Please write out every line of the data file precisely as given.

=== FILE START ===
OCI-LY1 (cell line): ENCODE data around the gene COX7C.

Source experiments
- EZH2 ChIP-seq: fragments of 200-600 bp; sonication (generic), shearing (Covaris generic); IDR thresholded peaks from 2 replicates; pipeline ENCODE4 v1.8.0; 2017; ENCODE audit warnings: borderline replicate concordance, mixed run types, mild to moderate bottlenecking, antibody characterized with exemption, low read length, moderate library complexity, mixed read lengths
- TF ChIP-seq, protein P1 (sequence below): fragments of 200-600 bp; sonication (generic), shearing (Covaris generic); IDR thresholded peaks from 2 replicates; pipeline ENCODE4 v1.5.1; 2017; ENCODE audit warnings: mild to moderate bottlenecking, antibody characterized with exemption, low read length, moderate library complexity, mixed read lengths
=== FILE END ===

OCI-LY1 (cell line): ENCODE data around the gene COX7C.

Source experiments
- EZH2 ChIP-seq: fragments of 200-600 bp; sonication (generic), shearing (Covaris generic); IDR thresholded peaks from 2 replicates; pipeline ENCODE4 v1.8.0; 2017; ENCODE audit warnings: borderline replicate concordance, mixed run types, mild to moderate bottlenecking, antibody characterized with exemption, low read length, moderate library complexity, mixed read lengths
- TF ChIP-seq, protein P1 (sequence below): fragments of 200-600 bp; sonication (generic), shearing (Covaris generic); IDR thresholded peaks from 2 replicates; pipeline ENCODE4 v1.5.1; 2017; ENCODE audit warnings: mild to moderate bottlenecking, antibody characterized with exemption, low read length, moderate library complexity, mixed read lengths